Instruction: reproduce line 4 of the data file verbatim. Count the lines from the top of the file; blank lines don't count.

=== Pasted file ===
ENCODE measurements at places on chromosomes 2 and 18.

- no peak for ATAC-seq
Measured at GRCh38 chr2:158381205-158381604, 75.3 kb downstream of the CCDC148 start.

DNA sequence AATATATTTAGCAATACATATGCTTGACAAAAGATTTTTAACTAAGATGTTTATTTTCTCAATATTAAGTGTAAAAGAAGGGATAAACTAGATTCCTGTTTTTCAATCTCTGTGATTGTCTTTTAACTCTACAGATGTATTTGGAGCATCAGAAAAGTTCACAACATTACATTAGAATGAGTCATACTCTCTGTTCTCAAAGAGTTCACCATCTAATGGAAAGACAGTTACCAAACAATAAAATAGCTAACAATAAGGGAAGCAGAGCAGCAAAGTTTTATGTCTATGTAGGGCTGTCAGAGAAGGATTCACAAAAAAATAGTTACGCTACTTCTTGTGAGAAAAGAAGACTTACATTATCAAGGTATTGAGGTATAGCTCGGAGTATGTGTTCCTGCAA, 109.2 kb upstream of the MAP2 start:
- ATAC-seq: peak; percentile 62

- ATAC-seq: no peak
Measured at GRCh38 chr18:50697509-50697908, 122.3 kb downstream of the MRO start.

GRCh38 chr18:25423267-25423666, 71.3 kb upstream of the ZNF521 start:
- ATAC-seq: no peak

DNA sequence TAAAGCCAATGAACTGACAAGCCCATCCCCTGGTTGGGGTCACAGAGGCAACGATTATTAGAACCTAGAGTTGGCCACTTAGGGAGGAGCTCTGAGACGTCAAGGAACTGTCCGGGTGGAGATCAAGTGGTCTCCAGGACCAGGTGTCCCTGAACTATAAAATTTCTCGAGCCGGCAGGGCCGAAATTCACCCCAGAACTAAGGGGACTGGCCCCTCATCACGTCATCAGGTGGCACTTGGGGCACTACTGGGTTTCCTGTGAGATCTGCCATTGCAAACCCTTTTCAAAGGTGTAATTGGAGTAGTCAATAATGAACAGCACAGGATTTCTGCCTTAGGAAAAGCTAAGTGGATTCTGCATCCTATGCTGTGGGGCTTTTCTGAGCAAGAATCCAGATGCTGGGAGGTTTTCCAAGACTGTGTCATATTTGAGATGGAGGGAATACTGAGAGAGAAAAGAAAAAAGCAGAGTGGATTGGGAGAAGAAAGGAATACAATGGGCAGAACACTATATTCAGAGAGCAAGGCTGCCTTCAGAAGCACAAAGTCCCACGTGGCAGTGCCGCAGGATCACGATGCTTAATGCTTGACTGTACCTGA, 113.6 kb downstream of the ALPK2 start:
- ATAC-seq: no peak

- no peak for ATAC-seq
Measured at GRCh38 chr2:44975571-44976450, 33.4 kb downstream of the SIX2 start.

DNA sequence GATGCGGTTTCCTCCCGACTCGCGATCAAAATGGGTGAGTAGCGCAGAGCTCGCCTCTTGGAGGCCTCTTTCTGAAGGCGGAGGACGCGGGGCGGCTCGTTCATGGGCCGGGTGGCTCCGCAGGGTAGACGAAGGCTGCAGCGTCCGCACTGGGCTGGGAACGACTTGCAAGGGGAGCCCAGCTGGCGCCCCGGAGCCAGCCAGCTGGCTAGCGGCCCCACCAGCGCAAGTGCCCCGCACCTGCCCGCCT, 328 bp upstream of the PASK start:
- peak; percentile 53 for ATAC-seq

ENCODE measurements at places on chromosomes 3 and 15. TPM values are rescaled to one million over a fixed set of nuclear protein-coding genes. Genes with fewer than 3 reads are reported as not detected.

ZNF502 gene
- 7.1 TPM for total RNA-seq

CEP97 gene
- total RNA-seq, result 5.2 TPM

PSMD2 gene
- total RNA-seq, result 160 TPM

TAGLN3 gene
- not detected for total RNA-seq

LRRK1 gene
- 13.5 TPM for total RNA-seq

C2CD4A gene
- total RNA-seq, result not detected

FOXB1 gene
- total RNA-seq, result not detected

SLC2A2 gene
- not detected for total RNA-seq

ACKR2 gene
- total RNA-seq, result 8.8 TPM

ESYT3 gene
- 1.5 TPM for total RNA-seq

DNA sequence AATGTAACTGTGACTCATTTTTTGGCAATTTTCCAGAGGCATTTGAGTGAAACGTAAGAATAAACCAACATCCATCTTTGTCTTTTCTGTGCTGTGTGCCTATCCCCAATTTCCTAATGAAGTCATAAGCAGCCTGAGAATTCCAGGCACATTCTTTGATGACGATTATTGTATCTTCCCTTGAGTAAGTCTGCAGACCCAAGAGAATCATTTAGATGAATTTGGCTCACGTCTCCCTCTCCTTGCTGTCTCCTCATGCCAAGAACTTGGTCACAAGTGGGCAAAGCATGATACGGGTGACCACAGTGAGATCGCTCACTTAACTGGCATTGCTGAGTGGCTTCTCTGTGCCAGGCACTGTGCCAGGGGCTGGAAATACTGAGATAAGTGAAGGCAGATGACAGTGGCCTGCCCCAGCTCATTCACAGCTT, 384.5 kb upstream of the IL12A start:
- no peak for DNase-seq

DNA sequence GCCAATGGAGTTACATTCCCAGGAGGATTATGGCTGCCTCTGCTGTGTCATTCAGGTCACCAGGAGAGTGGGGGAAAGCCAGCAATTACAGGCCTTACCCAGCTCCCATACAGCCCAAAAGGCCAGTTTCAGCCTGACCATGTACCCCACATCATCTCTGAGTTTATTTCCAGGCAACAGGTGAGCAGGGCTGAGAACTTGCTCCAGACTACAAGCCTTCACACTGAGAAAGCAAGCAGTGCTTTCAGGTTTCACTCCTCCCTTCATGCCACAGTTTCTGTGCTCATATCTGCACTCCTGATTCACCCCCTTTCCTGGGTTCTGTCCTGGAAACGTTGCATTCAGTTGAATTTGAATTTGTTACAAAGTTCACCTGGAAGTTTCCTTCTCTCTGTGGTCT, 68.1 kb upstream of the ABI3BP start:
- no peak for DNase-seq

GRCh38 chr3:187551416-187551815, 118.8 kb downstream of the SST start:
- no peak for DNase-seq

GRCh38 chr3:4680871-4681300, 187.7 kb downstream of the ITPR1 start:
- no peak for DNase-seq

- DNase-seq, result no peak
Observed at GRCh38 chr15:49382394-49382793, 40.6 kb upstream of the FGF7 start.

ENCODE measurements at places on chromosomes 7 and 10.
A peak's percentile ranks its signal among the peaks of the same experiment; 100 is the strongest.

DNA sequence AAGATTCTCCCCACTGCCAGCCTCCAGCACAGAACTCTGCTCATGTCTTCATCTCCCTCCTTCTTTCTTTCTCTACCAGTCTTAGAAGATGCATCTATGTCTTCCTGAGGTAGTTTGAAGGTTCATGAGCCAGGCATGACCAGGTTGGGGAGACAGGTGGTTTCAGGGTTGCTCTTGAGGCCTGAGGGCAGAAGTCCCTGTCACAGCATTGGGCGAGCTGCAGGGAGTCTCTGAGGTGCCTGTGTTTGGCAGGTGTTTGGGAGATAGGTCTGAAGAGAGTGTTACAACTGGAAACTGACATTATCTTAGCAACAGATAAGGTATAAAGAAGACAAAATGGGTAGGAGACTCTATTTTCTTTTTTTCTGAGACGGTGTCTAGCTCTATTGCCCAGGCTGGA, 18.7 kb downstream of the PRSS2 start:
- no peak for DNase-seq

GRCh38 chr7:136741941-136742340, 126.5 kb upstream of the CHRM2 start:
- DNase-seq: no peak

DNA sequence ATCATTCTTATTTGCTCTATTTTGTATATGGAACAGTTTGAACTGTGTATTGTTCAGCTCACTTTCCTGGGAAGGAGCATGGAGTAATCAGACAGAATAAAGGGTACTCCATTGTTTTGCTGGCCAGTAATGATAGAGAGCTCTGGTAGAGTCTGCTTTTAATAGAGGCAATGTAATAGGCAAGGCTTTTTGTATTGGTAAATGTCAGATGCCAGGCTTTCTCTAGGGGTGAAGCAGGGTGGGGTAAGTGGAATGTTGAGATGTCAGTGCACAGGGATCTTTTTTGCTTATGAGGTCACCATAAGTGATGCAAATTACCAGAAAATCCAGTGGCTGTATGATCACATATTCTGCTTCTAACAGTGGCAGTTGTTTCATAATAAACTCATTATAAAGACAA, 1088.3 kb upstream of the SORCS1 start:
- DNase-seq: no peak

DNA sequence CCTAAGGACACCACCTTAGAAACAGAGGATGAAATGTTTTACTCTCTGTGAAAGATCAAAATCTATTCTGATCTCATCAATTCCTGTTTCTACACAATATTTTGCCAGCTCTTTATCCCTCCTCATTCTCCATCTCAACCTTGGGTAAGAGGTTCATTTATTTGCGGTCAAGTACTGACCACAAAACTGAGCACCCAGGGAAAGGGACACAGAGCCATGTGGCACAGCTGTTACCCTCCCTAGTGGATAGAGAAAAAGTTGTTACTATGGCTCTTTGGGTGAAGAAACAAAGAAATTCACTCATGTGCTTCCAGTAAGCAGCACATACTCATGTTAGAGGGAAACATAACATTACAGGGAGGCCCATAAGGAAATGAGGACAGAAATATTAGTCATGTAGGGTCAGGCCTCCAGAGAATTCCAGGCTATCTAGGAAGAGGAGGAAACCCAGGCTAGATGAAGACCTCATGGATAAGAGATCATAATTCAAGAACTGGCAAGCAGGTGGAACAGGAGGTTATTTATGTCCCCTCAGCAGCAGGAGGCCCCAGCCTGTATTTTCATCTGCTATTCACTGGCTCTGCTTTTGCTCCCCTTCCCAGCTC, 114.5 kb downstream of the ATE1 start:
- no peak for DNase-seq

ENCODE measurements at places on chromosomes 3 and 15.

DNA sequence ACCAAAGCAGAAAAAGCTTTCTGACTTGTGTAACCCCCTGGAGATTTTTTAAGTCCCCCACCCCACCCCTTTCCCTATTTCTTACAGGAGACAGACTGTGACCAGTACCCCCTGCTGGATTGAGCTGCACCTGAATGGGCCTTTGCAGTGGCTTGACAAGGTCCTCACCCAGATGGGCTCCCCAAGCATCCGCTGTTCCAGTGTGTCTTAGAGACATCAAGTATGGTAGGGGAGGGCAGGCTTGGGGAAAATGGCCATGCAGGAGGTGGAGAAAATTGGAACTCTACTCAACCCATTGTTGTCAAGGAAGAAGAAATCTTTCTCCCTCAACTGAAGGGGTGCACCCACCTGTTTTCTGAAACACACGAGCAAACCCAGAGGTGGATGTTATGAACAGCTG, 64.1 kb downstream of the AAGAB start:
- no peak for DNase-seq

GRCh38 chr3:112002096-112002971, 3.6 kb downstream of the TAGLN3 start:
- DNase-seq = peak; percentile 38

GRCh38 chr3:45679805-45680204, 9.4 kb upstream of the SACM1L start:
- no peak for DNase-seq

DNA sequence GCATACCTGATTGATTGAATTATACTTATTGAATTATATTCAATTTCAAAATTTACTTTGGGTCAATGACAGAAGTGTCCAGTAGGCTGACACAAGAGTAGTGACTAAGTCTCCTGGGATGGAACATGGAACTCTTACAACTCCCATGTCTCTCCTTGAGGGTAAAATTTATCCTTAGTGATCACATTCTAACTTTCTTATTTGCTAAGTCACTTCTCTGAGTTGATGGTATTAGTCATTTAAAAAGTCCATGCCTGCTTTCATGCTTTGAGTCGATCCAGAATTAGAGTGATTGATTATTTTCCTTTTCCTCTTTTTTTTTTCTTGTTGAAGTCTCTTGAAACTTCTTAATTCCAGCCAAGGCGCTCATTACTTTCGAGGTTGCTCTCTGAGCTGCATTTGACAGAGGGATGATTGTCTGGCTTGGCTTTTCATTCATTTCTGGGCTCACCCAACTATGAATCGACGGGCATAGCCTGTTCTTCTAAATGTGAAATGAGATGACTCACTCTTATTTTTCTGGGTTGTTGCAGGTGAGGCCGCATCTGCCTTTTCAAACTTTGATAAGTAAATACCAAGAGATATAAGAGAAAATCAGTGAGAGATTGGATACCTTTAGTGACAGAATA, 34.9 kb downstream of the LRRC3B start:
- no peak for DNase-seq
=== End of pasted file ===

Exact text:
DNA sequence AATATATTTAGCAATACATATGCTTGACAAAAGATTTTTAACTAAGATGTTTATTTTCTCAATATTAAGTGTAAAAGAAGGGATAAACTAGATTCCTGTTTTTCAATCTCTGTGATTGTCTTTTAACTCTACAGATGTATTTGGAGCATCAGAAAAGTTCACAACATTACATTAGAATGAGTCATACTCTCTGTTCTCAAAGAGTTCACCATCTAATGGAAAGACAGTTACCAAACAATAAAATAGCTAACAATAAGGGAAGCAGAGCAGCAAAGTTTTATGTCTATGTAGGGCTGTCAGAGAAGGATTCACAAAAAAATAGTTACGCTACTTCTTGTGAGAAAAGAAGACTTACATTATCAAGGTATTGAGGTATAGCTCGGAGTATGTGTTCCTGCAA, 109.2 kb upstream of the MAP2 start: